The disadvantages indicated above with respect to conventional practices is avoided by the support 10. In this respect, resistance means are provided in the recess 18 to engage the bucket and maintain it stationary during the mixing action. Any suitable form of resistance means such as clamps, weights, wedges or other device may be used within the broad concept of this invention. The drawings however, illustrate the preferred practice which is particularly advantageous over other forms due to its simplicity, thus lending itself to the advantages of low cost in manufacture and simplicity in use. The resistance means in accordance with the preferred practice of this invention involves providing a non-skid or non-slip material 26 at the bottom of recess 18 and similarly, non-skid material 28 completely around the sides of recess 18. Any suitable non-skid material may be used. Such materials for example, have been used in bathtubs or such material may take the form similar to sand paper having particles thereon which would provide a frictional force against the bucket 20. The invention involves making use of the heavy weight resulting from the contents of the bucket and the bucket itself being in contact with the non-skid material so as to provide a frictional force when the contents are stirred by drill 22. This frictional force would be sufficient to overcome any tendency of the bucket to rotate and/or otherwise move laterally. As can be appreciated the preferred practice of this invention thus automatically results in maintaining the bucket stationary without the user being required to preform any particular manipulations such as activating clamps etc. All that need be done is for the user to place the bucket into recess 18 and then perform the normal mixing techniques which automatically results in creating a sufficient resistance to maintain the bucket stationary.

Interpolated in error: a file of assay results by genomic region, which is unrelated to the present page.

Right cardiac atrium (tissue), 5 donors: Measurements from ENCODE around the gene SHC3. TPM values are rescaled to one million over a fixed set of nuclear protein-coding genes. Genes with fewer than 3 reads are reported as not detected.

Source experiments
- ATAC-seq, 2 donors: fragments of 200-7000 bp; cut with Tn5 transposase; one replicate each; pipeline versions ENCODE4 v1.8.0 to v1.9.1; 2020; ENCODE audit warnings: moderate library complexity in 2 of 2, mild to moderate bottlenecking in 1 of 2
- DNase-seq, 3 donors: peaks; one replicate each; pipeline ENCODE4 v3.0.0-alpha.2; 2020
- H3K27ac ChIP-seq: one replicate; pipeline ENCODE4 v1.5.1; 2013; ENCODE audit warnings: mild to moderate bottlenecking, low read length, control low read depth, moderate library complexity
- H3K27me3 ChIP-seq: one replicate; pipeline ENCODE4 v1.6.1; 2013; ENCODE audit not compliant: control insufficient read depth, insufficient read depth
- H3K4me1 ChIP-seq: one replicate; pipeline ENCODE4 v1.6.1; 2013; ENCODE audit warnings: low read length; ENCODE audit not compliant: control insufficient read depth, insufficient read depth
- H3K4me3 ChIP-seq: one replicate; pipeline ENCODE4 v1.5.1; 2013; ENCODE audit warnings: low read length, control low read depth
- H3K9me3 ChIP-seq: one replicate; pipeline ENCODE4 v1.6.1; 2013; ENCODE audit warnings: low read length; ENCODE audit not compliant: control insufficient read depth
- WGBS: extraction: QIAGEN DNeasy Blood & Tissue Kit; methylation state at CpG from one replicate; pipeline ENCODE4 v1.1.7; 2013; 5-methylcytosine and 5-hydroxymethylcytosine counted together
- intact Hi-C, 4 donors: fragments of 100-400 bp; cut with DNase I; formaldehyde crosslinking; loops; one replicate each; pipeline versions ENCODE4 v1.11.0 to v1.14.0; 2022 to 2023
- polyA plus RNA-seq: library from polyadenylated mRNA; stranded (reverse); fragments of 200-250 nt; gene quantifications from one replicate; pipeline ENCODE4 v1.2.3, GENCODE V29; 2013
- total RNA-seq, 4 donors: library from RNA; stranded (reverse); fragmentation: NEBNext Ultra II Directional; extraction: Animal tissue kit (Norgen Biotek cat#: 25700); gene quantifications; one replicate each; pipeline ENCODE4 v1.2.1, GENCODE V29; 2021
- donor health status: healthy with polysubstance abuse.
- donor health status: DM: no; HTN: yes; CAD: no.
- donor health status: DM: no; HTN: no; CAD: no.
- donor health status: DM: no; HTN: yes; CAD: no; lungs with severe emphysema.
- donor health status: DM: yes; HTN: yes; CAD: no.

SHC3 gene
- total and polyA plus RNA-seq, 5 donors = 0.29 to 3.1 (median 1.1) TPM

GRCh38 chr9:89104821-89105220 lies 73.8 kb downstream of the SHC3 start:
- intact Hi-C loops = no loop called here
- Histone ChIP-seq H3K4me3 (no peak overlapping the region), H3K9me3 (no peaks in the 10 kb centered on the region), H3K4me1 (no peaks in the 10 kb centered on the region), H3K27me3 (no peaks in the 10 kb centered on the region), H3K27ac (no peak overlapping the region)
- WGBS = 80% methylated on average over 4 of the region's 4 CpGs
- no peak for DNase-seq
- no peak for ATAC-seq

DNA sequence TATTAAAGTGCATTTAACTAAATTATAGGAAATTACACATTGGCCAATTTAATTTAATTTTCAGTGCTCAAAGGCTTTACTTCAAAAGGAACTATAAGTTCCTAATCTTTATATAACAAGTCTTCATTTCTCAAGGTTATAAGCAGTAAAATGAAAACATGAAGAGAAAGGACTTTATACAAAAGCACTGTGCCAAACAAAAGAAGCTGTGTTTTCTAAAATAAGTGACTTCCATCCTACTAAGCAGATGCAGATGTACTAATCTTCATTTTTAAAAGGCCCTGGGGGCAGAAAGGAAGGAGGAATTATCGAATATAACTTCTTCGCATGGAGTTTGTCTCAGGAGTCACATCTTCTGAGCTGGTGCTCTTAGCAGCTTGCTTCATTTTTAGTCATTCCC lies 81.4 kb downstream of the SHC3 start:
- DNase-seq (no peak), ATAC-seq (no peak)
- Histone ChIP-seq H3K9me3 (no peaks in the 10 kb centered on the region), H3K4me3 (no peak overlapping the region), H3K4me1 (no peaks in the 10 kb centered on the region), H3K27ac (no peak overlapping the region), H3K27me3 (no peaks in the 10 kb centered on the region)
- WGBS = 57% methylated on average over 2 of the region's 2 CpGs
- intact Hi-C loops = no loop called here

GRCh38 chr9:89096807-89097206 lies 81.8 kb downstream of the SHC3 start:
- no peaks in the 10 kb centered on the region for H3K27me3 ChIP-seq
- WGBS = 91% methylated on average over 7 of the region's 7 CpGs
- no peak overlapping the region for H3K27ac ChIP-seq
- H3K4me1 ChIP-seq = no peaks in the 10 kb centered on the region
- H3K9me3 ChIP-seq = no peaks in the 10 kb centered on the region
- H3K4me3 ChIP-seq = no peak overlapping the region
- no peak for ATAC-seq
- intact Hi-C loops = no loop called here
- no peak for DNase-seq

A further feature of this invention is to provide such non-skid material 30 on worker support section 16 so as to facilitate the worker remaining stationary during the mixing operation and thus not tend to slip off the platform during the on-site mixing.

In the preferred practice of this invention support 10 is made of a one-piece molded product from any suitable material such as fiberglass or conventional plastics. Thus, support 10 is formed of uniform thickness as illustrated. FIG. 4 illustrates a bottom plan view of support 10. As shown therein a plurality of reinforcing ribs 32 are located on the underside of support 10 to provide the necessary stability to maintain sufficient rigidity of support 10. Preferably, recess 18 is formed from a pocket integral with support 10. Within the broad concepts of this invention, however, it is possible to mold support 10 by having an opening provided in the area of recess 18 and to form the recess in a separate pocket which is inserted into the opening of support 10. In such case, it would be preferable if the pocket insert is of non-circular shape to conform to a similar non-circular opening in platform 10 so that the insert pocket would not rotate. Such use of a separate pocket, however, is not as preferred as the making of the pocket integral with the remainder of support 10.